DeviantArt user JacobHessReviews gave this movie an rating of 9/10 (Amazing), saying how this is a very well built animated film.
Just like The Lego Movie, The Lego Batman Movie performed well at the box office, grossed $175.8 million in the United States and Canada and $136.2 million in other territories for a worldwide gross of $312 million, against a production budget of $80 million.
- Robin and Batgirl, including Excalibur Batman, were playable characters in LEGO Dimensions. Apart from Will Arnett and Rosario Dawson, Michael Cera won't reprise his voice vole.
- In 2019, prior to the release of The Lego Movie 2: The Second Part, Chris Miller stated that all of the Lego movies are based on the imagination of a child character, with The Lego Movie events happening in young Finn's mind. Miller affirmed that The Lego Batman Movie was also from the imagination of Finn and Bianca, though the characters did not appear within the film, although Bianca was alluded to as Phyllis' boss.
- As like The Lego Movie, over twenty Lego sets inspired by scenes from the film were released for the film including two sets of Collectible Minifigures.
- Initial reports indicated that Mariah Carey was playing Commissioner Gordon. However, she was actually cast as Mayor McCaskill.
- A scene from The Lego Movie is reused in the film, depicting Emmet falling down from Lord Buisiness's tower into the real world, as television journalists explain what would happen if Joker detonates his bomb.
- As with The Lego Movie, the second of the closing credits is presented in the background of changing LEGO colors. The cast is divided into groups.
- There are no opening credits, not even the title.
- While most of the villains are based on their comic book appearances, some resemble their live-action movie counterparts. The Penguin resembles Danny DeVito from Batman Returns (1992), Poison Ivy resembles Uma Thurman from Batman & Robin (1997), Bane wears a brown and white parka, a staple of Tom Hardy's portrayal in The Dark Knight Rises (2012) (Bane actually looks identical to The Dark Knight comics) and Two-Face resembles Billy Dee Williams from Batman (1989), as well as being voiced by him.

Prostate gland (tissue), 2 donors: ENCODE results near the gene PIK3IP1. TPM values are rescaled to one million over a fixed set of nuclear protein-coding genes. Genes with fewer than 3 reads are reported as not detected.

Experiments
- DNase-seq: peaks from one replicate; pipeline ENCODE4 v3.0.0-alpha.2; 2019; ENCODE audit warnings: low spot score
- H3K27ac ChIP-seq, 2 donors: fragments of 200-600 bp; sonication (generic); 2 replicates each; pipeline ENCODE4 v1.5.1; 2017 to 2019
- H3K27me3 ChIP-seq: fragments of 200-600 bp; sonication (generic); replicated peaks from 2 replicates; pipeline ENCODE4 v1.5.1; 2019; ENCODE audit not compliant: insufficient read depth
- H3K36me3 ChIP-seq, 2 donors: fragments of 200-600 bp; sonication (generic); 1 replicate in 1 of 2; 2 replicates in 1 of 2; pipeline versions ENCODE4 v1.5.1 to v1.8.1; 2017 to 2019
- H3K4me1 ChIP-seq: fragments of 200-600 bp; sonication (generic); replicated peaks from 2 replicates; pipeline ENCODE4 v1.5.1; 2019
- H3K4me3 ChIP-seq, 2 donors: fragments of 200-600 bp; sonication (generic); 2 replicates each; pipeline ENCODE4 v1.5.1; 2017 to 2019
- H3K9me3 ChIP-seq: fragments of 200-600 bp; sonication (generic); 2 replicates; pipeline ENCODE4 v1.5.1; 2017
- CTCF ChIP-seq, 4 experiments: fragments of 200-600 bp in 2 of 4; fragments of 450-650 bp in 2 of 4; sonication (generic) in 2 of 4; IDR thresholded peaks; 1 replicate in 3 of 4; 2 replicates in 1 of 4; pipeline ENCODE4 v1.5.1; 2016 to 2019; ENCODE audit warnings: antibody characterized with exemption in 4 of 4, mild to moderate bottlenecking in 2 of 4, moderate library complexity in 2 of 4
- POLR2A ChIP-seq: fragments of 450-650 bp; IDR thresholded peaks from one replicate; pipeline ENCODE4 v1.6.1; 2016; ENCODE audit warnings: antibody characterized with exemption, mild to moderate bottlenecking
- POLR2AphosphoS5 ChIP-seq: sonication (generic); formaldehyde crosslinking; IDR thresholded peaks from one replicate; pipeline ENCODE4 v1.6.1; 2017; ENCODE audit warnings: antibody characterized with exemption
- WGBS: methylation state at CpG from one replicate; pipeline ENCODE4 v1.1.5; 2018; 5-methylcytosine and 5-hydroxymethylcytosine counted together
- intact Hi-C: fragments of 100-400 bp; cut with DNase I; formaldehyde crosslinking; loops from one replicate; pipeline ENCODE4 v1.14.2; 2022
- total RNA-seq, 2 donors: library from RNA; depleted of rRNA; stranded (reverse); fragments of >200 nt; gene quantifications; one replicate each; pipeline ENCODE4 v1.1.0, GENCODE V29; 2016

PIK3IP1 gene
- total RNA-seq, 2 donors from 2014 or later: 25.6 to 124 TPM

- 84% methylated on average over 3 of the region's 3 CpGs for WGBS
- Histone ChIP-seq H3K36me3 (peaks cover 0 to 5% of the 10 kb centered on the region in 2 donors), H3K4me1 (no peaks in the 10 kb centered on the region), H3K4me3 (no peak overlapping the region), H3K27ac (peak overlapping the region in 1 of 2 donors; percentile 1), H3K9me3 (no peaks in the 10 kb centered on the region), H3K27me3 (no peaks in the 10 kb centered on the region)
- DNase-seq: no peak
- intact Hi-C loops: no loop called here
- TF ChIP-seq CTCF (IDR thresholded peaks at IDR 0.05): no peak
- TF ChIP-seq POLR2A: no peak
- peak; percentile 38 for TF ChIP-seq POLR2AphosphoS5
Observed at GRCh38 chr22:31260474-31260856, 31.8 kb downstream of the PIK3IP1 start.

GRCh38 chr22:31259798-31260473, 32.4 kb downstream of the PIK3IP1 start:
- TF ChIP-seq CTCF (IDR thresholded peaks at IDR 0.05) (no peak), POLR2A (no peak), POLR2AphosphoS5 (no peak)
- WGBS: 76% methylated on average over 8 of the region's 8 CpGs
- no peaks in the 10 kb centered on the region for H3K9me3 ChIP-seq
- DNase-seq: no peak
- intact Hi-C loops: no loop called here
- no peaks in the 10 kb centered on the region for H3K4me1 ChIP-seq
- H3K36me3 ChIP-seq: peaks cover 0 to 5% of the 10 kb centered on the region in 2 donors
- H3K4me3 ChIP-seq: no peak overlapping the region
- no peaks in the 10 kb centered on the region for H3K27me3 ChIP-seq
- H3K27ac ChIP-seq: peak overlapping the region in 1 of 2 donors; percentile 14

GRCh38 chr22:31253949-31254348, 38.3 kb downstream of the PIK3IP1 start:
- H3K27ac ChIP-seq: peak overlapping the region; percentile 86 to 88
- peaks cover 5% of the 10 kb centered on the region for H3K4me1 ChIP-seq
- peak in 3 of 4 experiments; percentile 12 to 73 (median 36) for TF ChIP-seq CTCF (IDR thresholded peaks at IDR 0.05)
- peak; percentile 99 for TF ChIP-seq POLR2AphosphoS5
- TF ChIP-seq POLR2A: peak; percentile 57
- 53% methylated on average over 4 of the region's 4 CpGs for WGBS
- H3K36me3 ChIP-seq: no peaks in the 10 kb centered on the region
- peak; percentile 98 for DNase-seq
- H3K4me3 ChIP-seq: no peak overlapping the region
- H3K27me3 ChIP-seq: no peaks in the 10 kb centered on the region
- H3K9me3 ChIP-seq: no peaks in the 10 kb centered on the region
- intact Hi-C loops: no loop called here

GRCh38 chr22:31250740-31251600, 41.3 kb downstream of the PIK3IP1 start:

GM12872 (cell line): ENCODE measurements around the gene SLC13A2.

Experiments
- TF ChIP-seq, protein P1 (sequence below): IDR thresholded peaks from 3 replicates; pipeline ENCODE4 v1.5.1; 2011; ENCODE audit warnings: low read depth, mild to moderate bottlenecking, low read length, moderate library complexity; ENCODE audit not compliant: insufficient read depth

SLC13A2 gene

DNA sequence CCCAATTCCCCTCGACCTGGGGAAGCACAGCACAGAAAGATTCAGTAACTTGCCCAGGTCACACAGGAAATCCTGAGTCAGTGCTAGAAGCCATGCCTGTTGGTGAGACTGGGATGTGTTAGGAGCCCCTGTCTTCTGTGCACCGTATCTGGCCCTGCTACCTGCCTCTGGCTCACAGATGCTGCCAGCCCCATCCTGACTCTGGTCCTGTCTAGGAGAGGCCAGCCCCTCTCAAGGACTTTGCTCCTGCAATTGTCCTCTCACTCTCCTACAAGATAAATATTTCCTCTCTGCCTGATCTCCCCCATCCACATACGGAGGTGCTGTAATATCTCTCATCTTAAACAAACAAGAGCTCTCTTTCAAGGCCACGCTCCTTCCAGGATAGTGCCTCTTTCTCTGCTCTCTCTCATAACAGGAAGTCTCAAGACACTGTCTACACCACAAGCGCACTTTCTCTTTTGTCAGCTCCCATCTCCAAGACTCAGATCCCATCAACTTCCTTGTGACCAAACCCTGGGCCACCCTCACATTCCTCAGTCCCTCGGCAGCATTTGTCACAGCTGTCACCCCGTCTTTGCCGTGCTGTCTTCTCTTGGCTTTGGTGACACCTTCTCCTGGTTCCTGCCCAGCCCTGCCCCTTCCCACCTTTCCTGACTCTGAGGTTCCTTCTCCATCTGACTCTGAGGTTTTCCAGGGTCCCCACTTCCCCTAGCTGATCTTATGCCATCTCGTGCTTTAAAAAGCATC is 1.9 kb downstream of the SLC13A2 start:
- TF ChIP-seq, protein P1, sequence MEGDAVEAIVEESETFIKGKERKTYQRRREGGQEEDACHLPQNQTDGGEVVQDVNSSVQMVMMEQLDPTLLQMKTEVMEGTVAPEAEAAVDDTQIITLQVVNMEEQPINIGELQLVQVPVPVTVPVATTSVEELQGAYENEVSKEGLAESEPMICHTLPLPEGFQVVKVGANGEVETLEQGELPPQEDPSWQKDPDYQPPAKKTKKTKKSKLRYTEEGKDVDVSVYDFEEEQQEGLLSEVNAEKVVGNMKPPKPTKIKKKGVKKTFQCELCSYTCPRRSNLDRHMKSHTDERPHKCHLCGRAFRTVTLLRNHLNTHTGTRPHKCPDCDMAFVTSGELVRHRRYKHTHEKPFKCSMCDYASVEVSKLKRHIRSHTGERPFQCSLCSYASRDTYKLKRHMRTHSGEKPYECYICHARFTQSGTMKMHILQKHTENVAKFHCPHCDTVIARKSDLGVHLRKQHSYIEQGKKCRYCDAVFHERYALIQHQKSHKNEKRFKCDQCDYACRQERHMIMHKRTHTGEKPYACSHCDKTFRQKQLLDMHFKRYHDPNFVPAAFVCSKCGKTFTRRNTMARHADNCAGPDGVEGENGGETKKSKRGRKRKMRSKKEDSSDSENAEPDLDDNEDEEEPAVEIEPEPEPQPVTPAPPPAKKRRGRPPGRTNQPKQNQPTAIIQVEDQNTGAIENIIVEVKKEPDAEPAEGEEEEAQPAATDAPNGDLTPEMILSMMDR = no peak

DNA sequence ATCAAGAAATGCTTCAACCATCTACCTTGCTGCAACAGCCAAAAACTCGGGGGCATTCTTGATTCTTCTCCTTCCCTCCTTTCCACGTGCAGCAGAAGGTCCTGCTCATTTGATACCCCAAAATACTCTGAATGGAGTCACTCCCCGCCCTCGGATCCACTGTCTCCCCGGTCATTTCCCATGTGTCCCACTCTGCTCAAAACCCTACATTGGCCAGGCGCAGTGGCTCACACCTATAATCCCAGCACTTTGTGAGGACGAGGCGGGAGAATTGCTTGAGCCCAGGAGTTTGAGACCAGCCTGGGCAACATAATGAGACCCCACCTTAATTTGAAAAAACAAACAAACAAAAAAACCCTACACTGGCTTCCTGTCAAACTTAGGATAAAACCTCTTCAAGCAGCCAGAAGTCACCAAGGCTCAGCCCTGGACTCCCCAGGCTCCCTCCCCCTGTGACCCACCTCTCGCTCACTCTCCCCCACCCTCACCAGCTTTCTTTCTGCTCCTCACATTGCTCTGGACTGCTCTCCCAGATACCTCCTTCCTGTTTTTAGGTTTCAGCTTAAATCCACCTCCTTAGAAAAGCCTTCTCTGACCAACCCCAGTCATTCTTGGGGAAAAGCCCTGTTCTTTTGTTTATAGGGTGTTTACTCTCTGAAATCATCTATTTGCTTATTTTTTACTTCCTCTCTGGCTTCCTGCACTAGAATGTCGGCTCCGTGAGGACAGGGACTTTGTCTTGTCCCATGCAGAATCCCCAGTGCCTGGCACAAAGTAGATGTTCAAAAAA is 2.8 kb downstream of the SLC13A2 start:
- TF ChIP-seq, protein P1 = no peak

- Unlike The Lego Movie, this film does not feature any of the figures with the toy's iconic yellow skin, but instead, has more human and monstrous skin tones. The closest is a brief clip from The Lego Movie, featuring an obstructed view of Emmet falling into the void that leads to the real world, shown when the Gotham newscaster discusses the fragile plates, on which the city is built. This also confirms that this film takes place after the events of The Lego Movie.
- While the depiction of the Gremlins in this movie have the visual appearance of their representation in the Joe Dante films Gremlins (1984) and Gremlins 2: The New Batch (1990), their role as dismantlers of airplanes actually more closely resembles their depiction in the original 1943 Roald Dahl children's book (Dahl's first children's book) which was written as a companion to an animated Disney film that was never produced.
- Zoë Kravitz was cast as Catwoman in a cameo role, and eventually was cast as the same character in live-action in The Batman.
- This is the only Lego film to not feature any live-action scenes, unless you count Alfred's flashback for 1966.
- On a marquee in the background in Gotham is a "Two Shades Darker" screening at that theater. Fifty Shades Darker (2017) screened at theaters nationwide the same weekend as The Lego Batman Movie (2017).
- This is the first animated DC film to be produced by Warner Animation Group. The second being DC League of Super-Pets.
- Additionally, both movies were animated by Animal Logic.
|Warner Animation Group (formerly known as Warner Bros. Feature Animation)|
Warner Bros. Feature Animation
Warner Animation Group